Podcast Metrics Are Still the Wild West—But Networks Are Moving to Change That

Standardization is unlikely to have a significant impact on advertiser involvement

Regardless of download numbers, advertisers are getting the same spend value, experts explained. Getty Images
Headshot of Alissa Fleck

Podcasts are a burgeoning medium, but when it comes to tracking podcast downloads and listens, it’s still a bit of a free-for-all. There is currently no uniform system for accurately gauging a podcast’s listenership. A lack of standardization is counterproductive for advertisers because it prevents them from optimally targeting what is otherwise a highly engaged and captive audience.

The IAB originally released a set of proposed guidelines for podcast publishers in 2016, and then a second set last December, in a push to better regulate metrics across the industry. Podcast network Wondery has taken it upon itself to become one of the first commercial podcasting company to adopt these standards, hoping other networks and publishers will follow suit, and many have already partially opted in.

Still, it may be hard for podcast producers to understand the incentive behind making the leap. The reluctance comes from the fact that when publishers adopt this standard, their download numbers drop and they need to “reset everything with advertisers and content partners,” said Hernan Lopez, CEO and founder of Wondery. A drop in numbers is certainly unsettling for podcast producers who live and die by their listenership.

Publishers will take an initial hit in numbers, Lopez conceded, but the trade off is a more standardized system and better ability to adopt best practices in the long run. Perhaps the most important incentive for adopting IAB standards is establishing trust and transparency between advertisers and publishers in the absence of a third-party standard, said Erik Diehn, CEO, Midroll.

“We’ve always felt that it’s to the benefit of the industry to be as honest as possible,” Diehn said.

The IAB Tech Lab Podcast Measurement Technical Guidelines were created by “a working group of member companies who publish, sell, host and measure podcasts,” according to the IAB’s official website. The guidelines generally recommend a five-step process for filtering out duplicates and other sources of number inflation. It’s not hard to adopt the guidelines if you’re a qualified provider, Diehn said.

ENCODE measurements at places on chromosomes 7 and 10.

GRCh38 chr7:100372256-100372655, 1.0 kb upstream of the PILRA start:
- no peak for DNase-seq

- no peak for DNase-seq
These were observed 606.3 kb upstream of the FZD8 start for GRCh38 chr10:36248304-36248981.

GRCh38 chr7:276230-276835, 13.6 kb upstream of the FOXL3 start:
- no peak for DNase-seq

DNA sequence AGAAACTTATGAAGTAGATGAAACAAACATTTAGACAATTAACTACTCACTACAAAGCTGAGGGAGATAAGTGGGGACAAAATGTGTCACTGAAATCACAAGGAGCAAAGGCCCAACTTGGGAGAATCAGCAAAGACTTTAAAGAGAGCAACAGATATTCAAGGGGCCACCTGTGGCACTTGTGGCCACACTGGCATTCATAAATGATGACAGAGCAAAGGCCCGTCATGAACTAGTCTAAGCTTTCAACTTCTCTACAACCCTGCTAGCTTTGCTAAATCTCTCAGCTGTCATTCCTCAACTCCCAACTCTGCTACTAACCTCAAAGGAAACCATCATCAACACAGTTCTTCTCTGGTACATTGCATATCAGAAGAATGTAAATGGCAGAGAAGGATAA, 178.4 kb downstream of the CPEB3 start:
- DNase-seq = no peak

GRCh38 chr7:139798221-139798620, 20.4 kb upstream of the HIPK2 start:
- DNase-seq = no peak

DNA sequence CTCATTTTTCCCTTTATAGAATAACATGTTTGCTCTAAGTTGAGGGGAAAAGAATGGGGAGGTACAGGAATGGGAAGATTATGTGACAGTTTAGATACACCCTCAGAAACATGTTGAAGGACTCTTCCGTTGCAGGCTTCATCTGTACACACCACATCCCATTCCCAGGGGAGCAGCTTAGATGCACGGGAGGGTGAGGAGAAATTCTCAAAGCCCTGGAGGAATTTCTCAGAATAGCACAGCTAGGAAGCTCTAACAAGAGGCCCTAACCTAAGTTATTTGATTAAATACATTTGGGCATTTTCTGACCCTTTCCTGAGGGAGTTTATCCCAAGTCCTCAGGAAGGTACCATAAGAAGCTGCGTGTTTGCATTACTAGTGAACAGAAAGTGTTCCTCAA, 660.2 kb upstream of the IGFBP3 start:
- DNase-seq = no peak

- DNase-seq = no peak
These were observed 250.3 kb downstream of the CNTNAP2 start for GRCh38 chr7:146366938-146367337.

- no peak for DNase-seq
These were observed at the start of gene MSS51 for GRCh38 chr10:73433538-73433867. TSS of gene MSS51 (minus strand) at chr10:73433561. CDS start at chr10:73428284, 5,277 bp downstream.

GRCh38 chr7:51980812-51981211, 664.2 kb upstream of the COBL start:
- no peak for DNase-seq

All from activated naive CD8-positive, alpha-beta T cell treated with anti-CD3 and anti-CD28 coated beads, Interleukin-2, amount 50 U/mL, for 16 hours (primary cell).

For one, the recommendations assume a calendar day 24-hour window for counting downloads, while acknowledging that no window is “perfect,” but shorter windows open up the risk of double counting, while longer windows risk under-counting. Currently, for instance, downloading a podcast episode, pausing and returning to it later can result in a duplicate count.

What tangible impact will metric standardization have on podcast advertising though? According to Trevr Smithlin, founder and CEO at AdvertiseCast, not much.

“Sure, some publishers will see downloads drop and pricing may come down a bit as a result of this, but we don’t see a a landslide of new ad-buying clients coming into the space because metrics are now IAB-certified,” Smithlin said.

Advertisers will continue to pursue the podcasting space at growing rates, but IAB guidelines would only be one contributing factor, added Diehn. At Midroll, there has been a growth in the number and dollar value of brand advertisers and not necessarily in direct response (DR) to the adoption of certain standardized guidelines, said Diehn. “Actual delivery is one of the key metrics,” he said.

Even if download numbers drop, the value to advertisers remains the same, experts noted.

DR clients are already seeing a return on their investment, so the adoption of guidelines won’t impact their decision to move forward with new campaigns, explained Smithlin. Podcast advertising is growing exponentially among larger brands because it’s been tested and vetted by smaller brands that are “seeing amazing results.”

“Traditionally this is how things progress with any new advertising medium,” said Smithlin.

@AlissaFleck Alissa Fleck is a New York City-based reporter, podcast producer and contributor to Adweek.